On the other side of the spectrum is a person who knows they are a sinner and who is diving head-first into that sin. They are enjoying it; they are reveling it. Even Christians find themselves with this problem when we take for granted God’s mercy and grace in Jesus and don’t take our sins seriously—when ee don’t see the offense as separating us from God.
Or, on the other hand, we find ourselves crippled by our sin. We don’t know how to function. Guilt overtakes and overwhelms us. We fear each next step. We examine our life—focusing on our sin time and time again. And, when we fail, we don’t know what to do.
At first it may seem odd to link a sermon on our priority of “Loving All Peoples” to sin, but I believe it is crucial to understanding this concept. A couple of weeks ago, we talked about our priority of spreading, and it was left somewhat incomplete. As we say in our Table Rock 101 class, most of our priorities are interrelated. It is hard to talk about one without the other. As we talked about God’s passion to spread his glory across this entire earth, we didn’t mention one of the main ways he spreads his glory. It is through his love of all his people.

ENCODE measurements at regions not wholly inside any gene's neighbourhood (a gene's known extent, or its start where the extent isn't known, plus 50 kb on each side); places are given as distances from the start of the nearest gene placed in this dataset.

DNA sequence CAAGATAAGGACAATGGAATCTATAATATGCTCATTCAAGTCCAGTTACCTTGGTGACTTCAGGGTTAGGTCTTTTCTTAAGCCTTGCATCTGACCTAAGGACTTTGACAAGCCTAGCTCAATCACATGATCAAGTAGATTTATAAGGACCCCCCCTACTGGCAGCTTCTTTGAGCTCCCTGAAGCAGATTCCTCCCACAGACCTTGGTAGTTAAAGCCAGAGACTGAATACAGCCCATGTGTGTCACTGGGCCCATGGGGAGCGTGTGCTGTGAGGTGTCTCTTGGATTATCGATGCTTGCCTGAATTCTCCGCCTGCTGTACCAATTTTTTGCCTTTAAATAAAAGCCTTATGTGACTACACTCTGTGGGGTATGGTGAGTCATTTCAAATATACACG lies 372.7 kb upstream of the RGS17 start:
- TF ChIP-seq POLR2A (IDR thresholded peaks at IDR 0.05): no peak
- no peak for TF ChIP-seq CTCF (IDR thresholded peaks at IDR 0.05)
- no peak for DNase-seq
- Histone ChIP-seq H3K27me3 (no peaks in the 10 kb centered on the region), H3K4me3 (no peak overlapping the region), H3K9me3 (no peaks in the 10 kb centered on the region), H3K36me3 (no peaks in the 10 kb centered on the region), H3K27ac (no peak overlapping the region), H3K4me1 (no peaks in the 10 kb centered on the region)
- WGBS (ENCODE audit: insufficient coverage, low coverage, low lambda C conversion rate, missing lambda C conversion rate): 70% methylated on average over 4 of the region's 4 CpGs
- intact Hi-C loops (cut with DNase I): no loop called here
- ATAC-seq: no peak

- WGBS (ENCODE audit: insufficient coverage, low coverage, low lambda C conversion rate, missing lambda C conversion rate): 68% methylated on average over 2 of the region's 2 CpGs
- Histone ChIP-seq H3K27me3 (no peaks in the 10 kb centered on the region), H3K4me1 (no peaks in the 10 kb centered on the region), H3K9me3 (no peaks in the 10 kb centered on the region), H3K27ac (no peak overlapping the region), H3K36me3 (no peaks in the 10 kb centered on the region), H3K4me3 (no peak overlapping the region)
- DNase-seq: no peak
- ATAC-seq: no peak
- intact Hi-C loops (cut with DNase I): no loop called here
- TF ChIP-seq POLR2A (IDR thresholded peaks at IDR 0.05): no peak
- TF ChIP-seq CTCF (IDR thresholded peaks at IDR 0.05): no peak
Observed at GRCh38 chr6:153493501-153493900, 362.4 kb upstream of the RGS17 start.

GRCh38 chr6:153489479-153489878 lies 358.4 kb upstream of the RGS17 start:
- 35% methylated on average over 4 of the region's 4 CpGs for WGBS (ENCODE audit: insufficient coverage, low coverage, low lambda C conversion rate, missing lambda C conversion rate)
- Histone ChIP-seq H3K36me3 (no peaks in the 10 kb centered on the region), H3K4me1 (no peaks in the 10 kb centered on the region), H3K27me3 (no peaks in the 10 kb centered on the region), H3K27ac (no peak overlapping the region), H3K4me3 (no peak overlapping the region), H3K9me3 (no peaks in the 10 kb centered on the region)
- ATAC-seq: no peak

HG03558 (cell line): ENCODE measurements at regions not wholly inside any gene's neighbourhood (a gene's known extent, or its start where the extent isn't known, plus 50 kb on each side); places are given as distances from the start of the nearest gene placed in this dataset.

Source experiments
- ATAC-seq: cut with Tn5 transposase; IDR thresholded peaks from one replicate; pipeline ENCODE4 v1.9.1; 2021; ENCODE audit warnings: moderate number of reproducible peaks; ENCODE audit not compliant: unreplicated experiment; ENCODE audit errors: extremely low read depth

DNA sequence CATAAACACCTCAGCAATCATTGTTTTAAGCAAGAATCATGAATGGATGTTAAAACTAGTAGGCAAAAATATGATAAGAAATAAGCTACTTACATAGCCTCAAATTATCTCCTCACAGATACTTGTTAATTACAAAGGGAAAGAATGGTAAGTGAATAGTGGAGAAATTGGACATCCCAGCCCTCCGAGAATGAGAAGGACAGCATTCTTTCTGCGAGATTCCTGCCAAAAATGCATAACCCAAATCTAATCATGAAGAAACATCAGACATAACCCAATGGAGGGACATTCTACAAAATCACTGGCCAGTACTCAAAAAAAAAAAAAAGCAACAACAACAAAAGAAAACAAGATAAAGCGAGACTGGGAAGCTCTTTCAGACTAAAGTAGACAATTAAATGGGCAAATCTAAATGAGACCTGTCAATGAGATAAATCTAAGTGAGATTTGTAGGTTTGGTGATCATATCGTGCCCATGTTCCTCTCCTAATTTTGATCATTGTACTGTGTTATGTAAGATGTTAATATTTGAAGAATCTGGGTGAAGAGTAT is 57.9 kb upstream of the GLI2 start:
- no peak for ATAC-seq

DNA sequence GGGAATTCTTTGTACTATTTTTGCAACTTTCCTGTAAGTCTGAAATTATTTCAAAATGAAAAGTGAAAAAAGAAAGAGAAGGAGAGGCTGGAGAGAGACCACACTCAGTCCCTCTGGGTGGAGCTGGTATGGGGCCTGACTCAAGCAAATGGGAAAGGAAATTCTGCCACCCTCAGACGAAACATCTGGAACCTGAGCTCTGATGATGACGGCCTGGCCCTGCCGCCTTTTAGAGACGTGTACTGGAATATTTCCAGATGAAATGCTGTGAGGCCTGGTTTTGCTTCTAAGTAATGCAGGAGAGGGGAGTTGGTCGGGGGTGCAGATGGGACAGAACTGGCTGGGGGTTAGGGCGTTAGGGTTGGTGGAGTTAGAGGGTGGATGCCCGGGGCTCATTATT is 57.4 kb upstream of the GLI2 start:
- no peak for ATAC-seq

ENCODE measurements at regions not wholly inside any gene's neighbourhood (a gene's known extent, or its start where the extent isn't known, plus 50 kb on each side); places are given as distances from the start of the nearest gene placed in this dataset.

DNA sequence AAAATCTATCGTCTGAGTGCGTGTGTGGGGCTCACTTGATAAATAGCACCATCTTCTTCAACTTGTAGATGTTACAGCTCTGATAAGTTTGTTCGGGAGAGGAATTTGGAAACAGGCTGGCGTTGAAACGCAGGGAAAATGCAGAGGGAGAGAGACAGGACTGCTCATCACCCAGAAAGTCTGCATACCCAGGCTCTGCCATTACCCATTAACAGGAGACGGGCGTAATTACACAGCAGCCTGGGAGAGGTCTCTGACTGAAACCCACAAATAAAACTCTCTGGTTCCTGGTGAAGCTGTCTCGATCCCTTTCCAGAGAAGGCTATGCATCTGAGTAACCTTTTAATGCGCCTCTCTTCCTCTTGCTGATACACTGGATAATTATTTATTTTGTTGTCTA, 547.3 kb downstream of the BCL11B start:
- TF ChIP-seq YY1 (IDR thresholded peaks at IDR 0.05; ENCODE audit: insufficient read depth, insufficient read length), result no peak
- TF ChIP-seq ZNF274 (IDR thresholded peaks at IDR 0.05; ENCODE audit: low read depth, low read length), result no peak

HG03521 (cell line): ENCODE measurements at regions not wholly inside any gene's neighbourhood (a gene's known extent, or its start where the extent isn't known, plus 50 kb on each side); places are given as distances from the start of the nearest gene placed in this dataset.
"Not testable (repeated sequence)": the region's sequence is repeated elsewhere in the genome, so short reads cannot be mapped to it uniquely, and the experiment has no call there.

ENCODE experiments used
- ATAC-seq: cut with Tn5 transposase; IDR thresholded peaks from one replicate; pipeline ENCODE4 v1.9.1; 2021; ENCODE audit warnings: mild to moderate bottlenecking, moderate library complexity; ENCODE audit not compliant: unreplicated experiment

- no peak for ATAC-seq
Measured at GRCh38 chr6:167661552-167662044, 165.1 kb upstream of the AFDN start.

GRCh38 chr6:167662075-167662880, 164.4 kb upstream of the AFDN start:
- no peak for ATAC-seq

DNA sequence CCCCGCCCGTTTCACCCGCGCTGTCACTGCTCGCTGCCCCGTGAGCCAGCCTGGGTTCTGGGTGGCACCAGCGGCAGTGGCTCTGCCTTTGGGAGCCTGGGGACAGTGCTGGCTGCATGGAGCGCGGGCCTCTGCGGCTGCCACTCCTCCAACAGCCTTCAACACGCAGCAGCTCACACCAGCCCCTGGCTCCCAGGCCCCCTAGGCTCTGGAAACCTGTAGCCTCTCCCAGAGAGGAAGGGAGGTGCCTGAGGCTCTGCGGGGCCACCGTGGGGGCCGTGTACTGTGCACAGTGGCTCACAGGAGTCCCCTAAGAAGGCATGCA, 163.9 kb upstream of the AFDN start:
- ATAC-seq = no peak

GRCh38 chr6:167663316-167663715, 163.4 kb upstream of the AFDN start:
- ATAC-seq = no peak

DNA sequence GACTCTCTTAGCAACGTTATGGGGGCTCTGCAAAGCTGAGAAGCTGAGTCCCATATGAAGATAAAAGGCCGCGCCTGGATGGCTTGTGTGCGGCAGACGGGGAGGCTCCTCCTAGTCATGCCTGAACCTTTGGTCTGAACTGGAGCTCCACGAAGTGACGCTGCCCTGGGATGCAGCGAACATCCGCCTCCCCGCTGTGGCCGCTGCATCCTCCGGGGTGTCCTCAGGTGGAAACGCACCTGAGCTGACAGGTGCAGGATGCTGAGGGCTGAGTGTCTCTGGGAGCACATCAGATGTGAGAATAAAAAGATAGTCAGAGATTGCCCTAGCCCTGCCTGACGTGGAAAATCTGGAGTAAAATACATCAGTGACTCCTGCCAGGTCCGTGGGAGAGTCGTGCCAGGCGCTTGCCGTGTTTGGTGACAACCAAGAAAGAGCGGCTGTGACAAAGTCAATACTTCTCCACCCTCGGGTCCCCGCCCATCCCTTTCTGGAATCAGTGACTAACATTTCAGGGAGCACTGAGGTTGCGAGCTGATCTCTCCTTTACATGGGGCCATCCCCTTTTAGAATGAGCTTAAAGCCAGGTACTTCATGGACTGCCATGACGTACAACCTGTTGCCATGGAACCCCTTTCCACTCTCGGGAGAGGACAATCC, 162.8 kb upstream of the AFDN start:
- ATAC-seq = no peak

We are going to talk about this priority of “Loving all peoples” in two sermons. Next week, we are going to talk about what most people think about when they think about loving all peoples. How God has chosen to love an amazing variety of peoples—gender, age, ethnicity, culture, talents, abilities, intellect, and much more. God displays his glory through a diversity of peoples like a multi-faceted diamond refracts light in a diversity of colors and directions. It is stunning how God reveals his greatness, his glory, his image through a variety of peoples, and we want to love that with him.